Chemical History of the Oceans Deduced from Postdepositional Changes in Sedimentary Rocks
The materials entering the ocean today are similar in their heterogeneity, chemical and mineralogic composition, and rates of addition to those of the past two billion years of Earth history. Major differences between modern sediments and those of the past are largely the result of post-depositional changes.
Trends in the chemistry and mineralogy of shales with geologic age are shown to be similar to well-documented, short-term, post-depositional changes in Gulf Coast shales undergoing burial diagenesis. Mixed-layer clays are converted to illite, and Ca, Mg, Na, and Si are lost from the sediment system but K is fixed in both cases. The Ca, Na, and Si enter the ground water system and eventually return to the dissolved load of streams whereas Mg is transferred to carbonate rocks.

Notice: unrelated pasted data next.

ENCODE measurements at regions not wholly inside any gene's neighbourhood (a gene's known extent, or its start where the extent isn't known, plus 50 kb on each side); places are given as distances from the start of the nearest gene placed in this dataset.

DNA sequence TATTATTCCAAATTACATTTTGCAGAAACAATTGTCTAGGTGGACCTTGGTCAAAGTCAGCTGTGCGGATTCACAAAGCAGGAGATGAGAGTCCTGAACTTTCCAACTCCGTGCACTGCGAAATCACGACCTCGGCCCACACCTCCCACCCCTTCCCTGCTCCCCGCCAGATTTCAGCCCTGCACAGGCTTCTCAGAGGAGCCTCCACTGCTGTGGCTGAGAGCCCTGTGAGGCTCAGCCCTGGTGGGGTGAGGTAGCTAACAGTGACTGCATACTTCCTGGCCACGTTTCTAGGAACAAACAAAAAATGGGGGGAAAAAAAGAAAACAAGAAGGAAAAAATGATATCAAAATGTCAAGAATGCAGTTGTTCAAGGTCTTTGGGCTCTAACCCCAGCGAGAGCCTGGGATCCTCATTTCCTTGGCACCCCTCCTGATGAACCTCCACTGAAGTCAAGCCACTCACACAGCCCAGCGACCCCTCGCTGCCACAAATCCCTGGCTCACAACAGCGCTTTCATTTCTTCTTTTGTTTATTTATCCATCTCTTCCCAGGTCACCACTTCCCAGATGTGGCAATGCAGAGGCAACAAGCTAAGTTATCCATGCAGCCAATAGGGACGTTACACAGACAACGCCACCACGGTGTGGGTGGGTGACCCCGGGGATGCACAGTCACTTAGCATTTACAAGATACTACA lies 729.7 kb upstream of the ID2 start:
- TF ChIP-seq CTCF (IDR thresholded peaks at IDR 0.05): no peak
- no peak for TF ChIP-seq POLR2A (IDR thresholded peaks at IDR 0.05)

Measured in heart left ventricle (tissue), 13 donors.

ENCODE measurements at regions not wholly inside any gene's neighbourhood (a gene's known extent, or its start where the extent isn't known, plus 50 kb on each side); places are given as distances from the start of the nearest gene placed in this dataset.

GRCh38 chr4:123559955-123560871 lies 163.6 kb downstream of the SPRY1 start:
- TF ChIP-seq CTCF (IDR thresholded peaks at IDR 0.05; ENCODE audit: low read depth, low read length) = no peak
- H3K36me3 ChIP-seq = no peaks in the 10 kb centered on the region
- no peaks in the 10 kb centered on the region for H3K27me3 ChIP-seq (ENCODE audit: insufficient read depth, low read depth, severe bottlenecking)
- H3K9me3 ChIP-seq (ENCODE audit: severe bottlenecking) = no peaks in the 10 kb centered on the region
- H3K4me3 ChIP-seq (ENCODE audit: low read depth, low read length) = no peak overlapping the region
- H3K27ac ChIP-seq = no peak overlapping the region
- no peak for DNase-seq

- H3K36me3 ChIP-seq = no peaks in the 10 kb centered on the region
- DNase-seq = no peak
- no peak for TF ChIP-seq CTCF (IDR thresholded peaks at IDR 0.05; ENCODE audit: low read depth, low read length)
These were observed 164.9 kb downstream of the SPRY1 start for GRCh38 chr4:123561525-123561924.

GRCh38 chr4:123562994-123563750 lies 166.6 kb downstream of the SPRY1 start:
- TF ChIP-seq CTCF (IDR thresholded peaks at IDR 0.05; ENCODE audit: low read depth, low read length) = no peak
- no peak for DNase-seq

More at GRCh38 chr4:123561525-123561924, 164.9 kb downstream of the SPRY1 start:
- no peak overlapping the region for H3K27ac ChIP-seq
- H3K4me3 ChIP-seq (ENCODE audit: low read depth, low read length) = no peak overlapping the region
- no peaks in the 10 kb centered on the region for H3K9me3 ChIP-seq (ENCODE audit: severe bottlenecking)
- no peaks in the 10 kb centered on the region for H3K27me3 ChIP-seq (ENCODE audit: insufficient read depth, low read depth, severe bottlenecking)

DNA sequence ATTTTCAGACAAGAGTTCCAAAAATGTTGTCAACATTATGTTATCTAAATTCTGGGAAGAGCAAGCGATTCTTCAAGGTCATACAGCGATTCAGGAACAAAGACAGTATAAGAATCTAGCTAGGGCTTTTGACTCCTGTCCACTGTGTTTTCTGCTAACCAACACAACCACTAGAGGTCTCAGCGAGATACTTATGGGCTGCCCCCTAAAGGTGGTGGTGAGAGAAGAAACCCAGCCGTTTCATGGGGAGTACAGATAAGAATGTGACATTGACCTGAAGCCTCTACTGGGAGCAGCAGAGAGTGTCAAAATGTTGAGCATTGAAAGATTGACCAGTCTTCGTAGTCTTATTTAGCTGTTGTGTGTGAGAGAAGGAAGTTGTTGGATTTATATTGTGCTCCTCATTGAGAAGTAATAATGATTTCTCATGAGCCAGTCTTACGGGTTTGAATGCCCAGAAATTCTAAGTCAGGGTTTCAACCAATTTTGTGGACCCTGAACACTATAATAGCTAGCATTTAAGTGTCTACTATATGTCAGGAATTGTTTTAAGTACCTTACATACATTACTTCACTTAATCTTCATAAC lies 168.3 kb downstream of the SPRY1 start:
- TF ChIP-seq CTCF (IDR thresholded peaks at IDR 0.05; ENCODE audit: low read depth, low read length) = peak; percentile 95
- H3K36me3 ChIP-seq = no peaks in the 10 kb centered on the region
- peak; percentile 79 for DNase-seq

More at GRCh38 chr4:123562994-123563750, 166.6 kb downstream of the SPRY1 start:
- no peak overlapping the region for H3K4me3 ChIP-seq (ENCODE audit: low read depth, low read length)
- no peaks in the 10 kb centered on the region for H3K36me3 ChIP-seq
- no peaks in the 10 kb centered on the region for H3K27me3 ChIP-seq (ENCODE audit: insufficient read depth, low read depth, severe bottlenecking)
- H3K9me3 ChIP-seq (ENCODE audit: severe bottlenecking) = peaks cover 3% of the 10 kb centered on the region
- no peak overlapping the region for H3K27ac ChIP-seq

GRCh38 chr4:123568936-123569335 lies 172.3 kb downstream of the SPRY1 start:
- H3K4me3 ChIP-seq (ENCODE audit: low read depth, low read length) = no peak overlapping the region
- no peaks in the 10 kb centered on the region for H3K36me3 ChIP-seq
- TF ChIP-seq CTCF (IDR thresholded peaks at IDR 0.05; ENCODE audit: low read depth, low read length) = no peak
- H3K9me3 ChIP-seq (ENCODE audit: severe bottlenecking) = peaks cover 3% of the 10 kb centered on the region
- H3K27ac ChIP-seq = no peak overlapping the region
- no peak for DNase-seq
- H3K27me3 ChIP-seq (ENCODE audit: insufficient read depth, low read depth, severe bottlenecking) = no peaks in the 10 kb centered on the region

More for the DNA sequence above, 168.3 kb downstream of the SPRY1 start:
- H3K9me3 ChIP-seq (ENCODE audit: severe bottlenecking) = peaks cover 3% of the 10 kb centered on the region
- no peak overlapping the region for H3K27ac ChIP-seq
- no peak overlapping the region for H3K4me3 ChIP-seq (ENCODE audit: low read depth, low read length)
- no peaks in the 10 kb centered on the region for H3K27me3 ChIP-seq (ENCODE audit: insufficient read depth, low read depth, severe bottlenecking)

Sediments initially contain a variety of phases, many of which are lost during diagenesis as internal equilibrium is approached in the rocks. The rate of diagenetic change increases with increasing temperatures and pressures of burial; on the average 200-250 million years are required for compositional stabilization.
Because the particulate and dissolved feed of streams to the ocean has remained practically constant when on a long-term basis, it is likely that seawater composition of today is much like that of at least one-half of geologic time. Owing to their long residence times and significant oceanic masses, chloride, sulfate, sodium, and miagnesium, may have varied in oceanic concentration in the past by 10% or more from their present values. No, data, however, are available to prove such changes have occurred.